Peat Bog, 1953

Louise Gibson Annand (1915–2012)​
The Argyll Collection © the copyright owner*. 

Louise Gibson Annand was a Scottish artist, filmmaker and educator. Annand was artistically talented from a young age, but her father encouraged her to attend university as opposed to art school. She therefore studied English at the University of Glasgow before becoming a teacher, although she continued to pursue art, with her artistic style constantly developing. Around the time this painting was completed, Annand also began making films. Her films were mostly documentarian, with her subjects of choice including Charles Rennie Mackintosh, the history of Glasgow tram cars, and sporran making. It is clear that Annand was a passionate educator, and perhaps her observational and studious tendencies can be seen as being echoed in her depiction of a peat bog, although her artwork is a more abstracted expression. Rather than documenting the exact appearance of the scene in front of her, Annand produces an emotional response to the landscape and captures the fleeting beauty of nature in her quick and loose brushstrokes. The white specks suggest the presence of cotton grass flourishing. Annand was also a keen climber, as she was a member of the Scottish Ladies Climbing Club and had bagged almost every Munro. Although the location of this peat bog is not specified, Annand would have been familiar with this type of landscape, as there are several peat bogs in and around Glasgow. Perhaps Annand came across this bog on one of her frequent walks that she enjoyed so much.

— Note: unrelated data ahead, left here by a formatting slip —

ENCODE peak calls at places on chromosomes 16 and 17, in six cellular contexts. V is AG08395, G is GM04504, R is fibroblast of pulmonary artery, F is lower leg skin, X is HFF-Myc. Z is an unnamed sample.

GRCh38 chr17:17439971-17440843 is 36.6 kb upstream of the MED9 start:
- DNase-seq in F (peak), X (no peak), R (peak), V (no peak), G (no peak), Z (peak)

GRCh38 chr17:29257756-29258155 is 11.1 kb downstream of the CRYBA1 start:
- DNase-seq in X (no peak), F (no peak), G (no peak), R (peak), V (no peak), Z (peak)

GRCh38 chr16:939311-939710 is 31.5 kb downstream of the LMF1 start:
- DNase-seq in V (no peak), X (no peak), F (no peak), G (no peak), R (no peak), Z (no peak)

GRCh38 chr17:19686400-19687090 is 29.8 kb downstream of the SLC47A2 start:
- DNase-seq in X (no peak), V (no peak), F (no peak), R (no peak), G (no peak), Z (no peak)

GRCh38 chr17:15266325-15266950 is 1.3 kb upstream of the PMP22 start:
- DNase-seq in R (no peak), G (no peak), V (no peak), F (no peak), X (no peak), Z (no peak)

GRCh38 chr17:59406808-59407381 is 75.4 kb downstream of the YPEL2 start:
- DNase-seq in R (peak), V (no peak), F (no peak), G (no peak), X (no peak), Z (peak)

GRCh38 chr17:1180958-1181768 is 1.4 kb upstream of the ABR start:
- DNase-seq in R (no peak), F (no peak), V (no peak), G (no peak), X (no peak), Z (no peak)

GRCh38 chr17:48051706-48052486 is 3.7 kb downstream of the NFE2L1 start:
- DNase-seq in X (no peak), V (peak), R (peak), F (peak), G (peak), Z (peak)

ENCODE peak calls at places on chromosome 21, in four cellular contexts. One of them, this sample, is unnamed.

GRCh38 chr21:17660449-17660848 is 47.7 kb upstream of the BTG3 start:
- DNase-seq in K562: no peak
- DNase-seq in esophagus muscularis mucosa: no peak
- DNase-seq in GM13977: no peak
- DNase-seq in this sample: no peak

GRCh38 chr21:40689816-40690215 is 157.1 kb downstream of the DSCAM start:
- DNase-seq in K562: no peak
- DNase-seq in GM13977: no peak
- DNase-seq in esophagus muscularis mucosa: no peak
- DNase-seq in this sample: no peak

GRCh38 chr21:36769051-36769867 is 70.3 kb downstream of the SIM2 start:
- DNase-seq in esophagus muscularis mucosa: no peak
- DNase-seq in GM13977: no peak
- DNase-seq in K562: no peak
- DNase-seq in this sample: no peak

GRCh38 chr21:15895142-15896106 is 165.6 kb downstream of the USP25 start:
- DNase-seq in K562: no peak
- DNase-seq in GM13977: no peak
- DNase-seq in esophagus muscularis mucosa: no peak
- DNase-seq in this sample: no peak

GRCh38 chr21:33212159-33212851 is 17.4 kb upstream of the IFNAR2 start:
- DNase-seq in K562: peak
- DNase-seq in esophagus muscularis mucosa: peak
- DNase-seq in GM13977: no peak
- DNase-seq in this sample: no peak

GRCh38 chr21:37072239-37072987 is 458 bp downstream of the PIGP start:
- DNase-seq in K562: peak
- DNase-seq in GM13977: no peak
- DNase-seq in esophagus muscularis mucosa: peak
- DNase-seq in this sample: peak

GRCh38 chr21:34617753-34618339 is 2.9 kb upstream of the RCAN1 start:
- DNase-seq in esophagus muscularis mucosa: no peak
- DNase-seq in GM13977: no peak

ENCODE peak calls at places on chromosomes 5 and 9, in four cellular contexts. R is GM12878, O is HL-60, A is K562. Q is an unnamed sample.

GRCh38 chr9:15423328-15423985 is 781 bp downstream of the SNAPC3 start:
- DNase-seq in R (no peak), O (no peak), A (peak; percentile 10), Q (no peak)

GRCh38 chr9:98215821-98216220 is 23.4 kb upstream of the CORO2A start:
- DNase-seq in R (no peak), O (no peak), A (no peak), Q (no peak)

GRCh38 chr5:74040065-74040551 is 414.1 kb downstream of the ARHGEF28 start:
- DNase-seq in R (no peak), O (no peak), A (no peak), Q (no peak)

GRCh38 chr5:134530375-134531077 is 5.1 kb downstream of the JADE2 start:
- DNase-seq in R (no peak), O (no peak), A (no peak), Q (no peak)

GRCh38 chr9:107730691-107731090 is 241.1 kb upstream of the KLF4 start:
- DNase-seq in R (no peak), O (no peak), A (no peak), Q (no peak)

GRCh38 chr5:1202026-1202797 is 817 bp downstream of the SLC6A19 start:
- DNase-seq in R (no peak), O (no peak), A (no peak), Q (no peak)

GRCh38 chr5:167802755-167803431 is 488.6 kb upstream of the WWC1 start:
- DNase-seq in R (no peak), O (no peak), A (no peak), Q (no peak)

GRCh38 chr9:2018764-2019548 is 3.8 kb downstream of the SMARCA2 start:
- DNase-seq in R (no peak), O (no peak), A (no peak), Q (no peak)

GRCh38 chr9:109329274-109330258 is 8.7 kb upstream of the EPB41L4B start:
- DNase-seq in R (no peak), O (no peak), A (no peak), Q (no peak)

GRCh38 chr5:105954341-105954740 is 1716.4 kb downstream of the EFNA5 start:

Peatlands frequently contain archaeological artefacts that have been discovered over the years by peat cutters and others. Several nice examples may be found in the British Museum. These artefacts were likely to have been deposited within the peatlands as part of ritual deposits although other items are of a domestic nature, perhaps lost whilst crossing the bog or working in the landscape.

Holly Mullins and Andy Mills

* All reasonable effort has been made to trace the copyright owner of this work, but without success; we will be delighted to receive any information that may help us trace them.